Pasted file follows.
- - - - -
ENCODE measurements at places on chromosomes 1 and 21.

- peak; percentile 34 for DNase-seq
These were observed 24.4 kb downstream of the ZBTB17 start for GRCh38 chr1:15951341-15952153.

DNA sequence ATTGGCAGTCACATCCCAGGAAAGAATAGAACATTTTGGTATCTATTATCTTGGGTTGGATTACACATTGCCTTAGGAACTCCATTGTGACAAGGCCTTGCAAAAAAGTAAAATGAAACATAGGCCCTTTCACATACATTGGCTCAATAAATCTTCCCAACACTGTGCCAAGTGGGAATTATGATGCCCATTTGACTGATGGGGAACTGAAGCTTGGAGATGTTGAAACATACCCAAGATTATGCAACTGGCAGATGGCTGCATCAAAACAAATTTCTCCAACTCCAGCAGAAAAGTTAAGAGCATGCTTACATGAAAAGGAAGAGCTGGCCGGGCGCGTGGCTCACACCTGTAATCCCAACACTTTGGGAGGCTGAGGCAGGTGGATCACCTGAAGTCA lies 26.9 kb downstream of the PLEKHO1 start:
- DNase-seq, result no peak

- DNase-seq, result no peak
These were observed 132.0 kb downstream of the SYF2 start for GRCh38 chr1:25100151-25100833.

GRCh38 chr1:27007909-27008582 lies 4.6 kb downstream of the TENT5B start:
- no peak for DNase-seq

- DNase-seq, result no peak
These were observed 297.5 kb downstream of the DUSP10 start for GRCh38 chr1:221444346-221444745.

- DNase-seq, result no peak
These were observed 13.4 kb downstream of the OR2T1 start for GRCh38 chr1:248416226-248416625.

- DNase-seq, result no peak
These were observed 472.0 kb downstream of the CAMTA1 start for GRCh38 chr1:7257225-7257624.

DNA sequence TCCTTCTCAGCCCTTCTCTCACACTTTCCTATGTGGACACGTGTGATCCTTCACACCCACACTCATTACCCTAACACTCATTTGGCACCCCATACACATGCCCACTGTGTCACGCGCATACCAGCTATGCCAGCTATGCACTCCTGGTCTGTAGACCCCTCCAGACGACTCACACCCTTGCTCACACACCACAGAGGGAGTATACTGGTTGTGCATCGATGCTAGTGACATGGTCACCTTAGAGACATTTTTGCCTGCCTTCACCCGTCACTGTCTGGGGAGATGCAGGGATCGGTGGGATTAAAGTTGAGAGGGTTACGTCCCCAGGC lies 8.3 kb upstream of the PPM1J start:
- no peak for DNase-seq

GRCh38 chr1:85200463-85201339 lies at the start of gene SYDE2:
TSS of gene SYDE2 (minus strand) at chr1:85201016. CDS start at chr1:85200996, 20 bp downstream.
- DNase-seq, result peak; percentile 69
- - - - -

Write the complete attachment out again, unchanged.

ENCODE measurements at places on chromosomes 1 and 21.

- peak; percentile 34 for DNase-seq
These were observed 24.4 kb downstream of the ZBTB17 start for GRCh38 chr1:15951341-15952153.

DNA sequence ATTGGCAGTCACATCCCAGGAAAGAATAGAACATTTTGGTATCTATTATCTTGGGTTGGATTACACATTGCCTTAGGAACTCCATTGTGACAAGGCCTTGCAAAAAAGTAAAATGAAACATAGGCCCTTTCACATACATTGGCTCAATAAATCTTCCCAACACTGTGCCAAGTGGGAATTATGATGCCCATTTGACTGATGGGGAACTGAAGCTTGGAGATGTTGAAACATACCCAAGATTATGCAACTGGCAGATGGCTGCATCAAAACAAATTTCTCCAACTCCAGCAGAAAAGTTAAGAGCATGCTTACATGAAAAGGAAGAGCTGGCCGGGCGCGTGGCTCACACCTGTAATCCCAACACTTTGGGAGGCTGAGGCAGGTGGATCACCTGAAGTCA lies 26.9 kb downstream of the PLEKHO1 start:
- DNase-seq, result no peak

- DNase-seq, result no peak
These were observed 132.0 kb downstream of the SYF2 start for GRCh38 chr1:25100151-25100833.

GRCh38 chr1:27007909-27008582 lies 4.6 kb downstream of the TENT5B start:
- no peak for DNase-seq

- DNase-seq, result no peak
These were observed 297.5 kb downstream of the DUSP10 start for GRCh38 chr1:221444346-221444745.

- DNase-seq, result no peak
These were observed 13.4 kb downstream of the OR2T1 start for GRCh38 chr1:248416226-248416625.

- DNase-seq, result no peak
These were observed 472.0 kb downstream of the CAMTA1 start for GRCh38 chr1:7257225-7257624.

DNA sequence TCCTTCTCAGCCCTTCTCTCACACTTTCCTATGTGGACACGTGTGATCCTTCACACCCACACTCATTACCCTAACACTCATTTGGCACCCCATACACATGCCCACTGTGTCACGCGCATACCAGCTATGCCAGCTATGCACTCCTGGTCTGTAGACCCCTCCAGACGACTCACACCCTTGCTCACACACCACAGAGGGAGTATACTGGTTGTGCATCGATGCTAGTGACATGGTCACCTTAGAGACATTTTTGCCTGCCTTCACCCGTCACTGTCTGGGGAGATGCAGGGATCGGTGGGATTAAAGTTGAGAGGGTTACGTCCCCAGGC lies 8.3 kb upstream of the PPM1J start:
- no peak for DNase-seq

GRCh38 chr1:85200463-85201339 lies at the start of gene SYDE2:
TSS of gene SYDE2 (minus strand) at chr1:85201016. CDS start at chr1:85200996, 20 bp downstream.
- DNase-seq, result peak; percentile 69